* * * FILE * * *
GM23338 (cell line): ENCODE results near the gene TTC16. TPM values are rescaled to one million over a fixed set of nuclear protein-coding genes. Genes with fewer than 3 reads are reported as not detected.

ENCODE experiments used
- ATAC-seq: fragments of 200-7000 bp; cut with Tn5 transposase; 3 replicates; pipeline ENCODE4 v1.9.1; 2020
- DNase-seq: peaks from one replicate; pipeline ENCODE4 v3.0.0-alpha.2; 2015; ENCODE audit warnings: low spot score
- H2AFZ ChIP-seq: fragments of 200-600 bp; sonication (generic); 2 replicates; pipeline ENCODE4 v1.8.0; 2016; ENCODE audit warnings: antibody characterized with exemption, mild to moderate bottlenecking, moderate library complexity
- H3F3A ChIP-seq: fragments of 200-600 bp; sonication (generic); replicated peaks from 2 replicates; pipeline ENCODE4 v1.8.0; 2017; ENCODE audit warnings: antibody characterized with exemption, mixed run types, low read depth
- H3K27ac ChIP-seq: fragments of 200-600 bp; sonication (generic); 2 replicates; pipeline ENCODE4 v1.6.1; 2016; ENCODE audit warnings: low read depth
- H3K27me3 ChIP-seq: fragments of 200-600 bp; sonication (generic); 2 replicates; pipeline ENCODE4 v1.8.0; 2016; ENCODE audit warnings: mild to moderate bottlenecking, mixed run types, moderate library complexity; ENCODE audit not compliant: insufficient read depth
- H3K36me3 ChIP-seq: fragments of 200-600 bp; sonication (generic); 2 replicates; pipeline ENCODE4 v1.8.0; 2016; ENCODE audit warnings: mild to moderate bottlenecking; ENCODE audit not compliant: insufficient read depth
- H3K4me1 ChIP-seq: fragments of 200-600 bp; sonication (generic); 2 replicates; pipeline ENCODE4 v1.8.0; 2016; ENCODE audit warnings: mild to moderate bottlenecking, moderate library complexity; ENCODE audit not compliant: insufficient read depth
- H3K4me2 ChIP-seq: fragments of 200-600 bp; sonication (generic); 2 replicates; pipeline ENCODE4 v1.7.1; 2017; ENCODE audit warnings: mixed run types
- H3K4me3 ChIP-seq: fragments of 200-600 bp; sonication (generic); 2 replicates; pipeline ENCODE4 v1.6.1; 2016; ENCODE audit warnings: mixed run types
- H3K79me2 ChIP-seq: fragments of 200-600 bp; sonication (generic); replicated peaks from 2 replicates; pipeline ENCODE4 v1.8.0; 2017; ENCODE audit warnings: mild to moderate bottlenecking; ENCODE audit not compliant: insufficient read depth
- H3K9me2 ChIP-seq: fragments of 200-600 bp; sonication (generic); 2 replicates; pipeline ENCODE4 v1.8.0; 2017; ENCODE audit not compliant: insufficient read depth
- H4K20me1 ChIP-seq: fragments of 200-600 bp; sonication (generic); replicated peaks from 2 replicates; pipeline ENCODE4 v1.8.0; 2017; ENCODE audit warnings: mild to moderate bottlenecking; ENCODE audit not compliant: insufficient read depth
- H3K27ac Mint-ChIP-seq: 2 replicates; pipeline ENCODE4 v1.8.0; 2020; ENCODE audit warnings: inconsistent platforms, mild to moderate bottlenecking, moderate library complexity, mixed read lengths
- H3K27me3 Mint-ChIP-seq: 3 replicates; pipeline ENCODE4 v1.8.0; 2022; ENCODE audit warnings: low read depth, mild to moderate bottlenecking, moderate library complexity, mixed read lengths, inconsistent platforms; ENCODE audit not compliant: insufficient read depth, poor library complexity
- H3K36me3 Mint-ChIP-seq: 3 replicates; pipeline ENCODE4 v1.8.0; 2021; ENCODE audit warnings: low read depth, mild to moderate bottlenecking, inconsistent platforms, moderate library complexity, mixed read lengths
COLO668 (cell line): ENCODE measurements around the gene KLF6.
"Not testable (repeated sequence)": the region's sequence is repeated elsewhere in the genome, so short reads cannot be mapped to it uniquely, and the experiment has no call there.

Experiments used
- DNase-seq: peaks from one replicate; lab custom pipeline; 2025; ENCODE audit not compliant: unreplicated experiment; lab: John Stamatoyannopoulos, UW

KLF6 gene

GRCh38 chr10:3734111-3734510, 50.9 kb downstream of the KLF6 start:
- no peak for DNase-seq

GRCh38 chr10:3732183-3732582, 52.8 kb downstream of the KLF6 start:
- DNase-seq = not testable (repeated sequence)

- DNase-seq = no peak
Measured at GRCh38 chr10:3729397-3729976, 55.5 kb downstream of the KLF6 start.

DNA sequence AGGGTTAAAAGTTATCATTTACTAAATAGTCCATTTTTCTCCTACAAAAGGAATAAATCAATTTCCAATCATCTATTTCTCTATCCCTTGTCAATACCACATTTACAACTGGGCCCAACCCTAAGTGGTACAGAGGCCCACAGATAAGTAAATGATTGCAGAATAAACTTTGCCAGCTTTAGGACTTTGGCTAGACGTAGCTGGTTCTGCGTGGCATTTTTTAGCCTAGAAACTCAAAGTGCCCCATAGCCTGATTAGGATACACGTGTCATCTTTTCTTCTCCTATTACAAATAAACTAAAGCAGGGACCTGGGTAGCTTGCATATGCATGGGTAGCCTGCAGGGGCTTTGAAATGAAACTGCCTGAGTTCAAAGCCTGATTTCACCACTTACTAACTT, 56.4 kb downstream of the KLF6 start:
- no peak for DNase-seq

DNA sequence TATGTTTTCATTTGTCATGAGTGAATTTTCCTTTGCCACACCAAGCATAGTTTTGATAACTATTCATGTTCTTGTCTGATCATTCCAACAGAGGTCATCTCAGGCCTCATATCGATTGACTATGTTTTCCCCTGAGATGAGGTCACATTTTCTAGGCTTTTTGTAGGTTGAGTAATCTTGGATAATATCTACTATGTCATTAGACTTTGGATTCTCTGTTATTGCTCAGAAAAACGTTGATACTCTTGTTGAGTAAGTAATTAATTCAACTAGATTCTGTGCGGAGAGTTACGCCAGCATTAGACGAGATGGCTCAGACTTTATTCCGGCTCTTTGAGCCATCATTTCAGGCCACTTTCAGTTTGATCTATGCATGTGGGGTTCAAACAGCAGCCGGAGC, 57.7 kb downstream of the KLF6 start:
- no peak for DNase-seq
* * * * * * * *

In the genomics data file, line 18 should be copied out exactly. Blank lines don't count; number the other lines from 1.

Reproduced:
- H3K36me3 Mint-ChIP-seq: 3 replicates; pipeline ENCODE4 v1.8.0; 2021; ENCODE audit warnings: low read depth, mild to moderate bottlenecking, inconsistent platforms, moderate library complexity, mixed read lengths